Last week, Bernard-Henri Levy, French philosopher and writer, posted the following open letter on the Huffington Post:
UNESCO: The Shame of a Disaster ForetoldRead the whole thing.
Here is an open letter I have co-signed along with Elie Wiesel and Claude Lanzmann:
Who declared in April 2001: "Israel has never contributed to Civilization in any era, for it has only ever appropriated the contributions of others" -- and added almost two months later: "the Israeli culture is an inhumane culture; it is an aggressive, racist, pretentious culture based on one simple principle: steal what does not belong to in order to then claim its appropriation"?
Who explained in 1997, and has repeated it since in every way possible, that he was the "archenemy" of all attempts to normalize his country's relations with Israel?
Or who, as recently as 2008, responded to a deputy of the Egyptian parliament who was alarmed that Israeli books could be introduced into the Alexandria Library: "Burn these books; if there are any there, I will myself burn them in front of you"?
Who said in 2001 in the newspaper Ruz-al-Yusuf that Israel was "aided" in its dark intrigues by "the infiltration of Jews into the international media" and by their diabolical ability to "spread lies"?
To whom do we owe these insane declarations, this anthology of hate and error, and this frenzy of conspiracy theories?
To Farouk Hosny, the Egyptian Minister of Culture for the past fifteen years and undoubtedly the next Director General of UNESCO if nothing is done before the May 30 deadline for nominating candidates to stop his apparently unstoppable march to one of the most important posts of cultural responsibility on the planet.
Even worse: the words that we just cited are only a few -- and not even the most nauseating -- of the innumerable declarations of the same tenor that punctuate the career of Mr. Farouk Hosny over the past fifteen years and that, consequently, precede him as he aspires, even today, to a role on a worldwide scale.
Not to be outdone, the EU has their own special envoy to the Middle East:
Marc Otte. He is the EU’s special envoy to the Middle East, and you may agree he is perfect for the job. Here are his words to the Jordan Times:
“Things are changing. Look at Iraq, Lebanon, and other places in the region, [and] you will see that foreign occupation is not legitimate, whether it’s Israel, the U.S. in Iraq, or even NATO forces in Afghanistan.” I ask this question: Is it the official position of the EU that the presence of NATO forces in Afghanistan constitutes illegitimate foreign occupation? (This is to say nothing of the U.S. and its allies in Iraq.) Also, what would Mr. Otte have thought about international forces in France, c. 1944?
His statement, above, is morally, historically, and geopolitically perverse. But there’s more. Otte says,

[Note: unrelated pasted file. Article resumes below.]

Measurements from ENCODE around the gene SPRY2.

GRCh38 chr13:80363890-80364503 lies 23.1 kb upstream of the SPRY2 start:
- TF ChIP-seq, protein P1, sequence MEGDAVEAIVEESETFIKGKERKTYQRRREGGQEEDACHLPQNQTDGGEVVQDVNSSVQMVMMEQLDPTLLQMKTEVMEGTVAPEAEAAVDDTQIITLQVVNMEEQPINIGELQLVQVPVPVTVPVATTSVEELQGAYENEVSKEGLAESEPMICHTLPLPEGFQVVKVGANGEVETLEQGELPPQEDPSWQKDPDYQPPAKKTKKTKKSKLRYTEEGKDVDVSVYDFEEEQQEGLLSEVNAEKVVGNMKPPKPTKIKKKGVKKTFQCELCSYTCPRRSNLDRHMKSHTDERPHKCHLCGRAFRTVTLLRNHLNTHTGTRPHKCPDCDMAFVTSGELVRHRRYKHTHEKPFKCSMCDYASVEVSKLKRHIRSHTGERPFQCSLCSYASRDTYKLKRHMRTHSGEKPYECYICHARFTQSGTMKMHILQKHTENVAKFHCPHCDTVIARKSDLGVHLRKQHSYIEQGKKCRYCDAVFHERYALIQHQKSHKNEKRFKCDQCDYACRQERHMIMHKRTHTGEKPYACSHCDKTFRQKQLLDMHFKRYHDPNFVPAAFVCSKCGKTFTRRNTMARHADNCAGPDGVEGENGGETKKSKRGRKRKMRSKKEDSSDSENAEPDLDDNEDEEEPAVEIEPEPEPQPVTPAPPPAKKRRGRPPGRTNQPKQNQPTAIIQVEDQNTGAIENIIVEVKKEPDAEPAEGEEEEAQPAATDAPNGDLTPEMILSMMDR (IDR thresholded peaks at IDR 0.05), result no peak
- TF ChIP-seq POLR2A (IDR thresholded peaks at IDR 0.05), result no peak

“Israel wants Syria and Iran not to interfere in Lebanon. Fine, but we also want them to stop the occupation of Palestinian lands . . .”
First, I’m not sure I believe that Otte is sincere about “Fine.” Second, who decided that the disputed territories were “Palestinian lands”? How about Jaffa, Haifa, and Tel Aviv? A lot of people consider those “Palestinian lands,” too. Furthermore, Otte equates Syrian and Iranian designs on Lebanon to Israel’s occupation of the West Bank and Gaza (and Israel is now out of Gaza, to the immense sorrow of Gaza). Think about that historically, morally, etc., and you will again conclude, I suspect: perverse.
Shame and perversity.
Far too much of the latter, and not nearly enough sense of the former.
There is nothing Israel can do about Otte, but it had been protesting Hosny's appointment--till now:
As part of a secret agreement, reached during their May 11 meeting in Sharm el-Sheikh, Netanyahu promised Mubarak that Israel would cease the international campaign it has waged against Hosni's appointment during the past year. It is still unclear whether Netanyahu, who is known for his insistence on the principle of quid pro quo in Israel's relations with the Arab world, received something from the Egyptian leader in return.If Netanyahu has, he isn't telling.
This is the sort of thing we would have expected from Olmert--except that Olmert would be talking it up and explaining why it was a necessary and wonderful thing.
UPDATE: In Putting Our Faith in the UN Cesspool, Jonathan Tobin adds:
But already in office and far higher up in the Byzantine labyrinth of UN bureaucracies is another ideologue and hater: Miguel d’Escoto Brockmann, president of the United Nations General Assembly. A hardcore Sandinista veteran of Nicaragua’s nightmarish past, d’Escoto has already provoked concern in the United States for his open hostility to the state of Israel. Now, the New York Times has reported on his plans for using the UN as a platform for institutionalizing his socialist dogmas.Yup, the list just keeps on growing.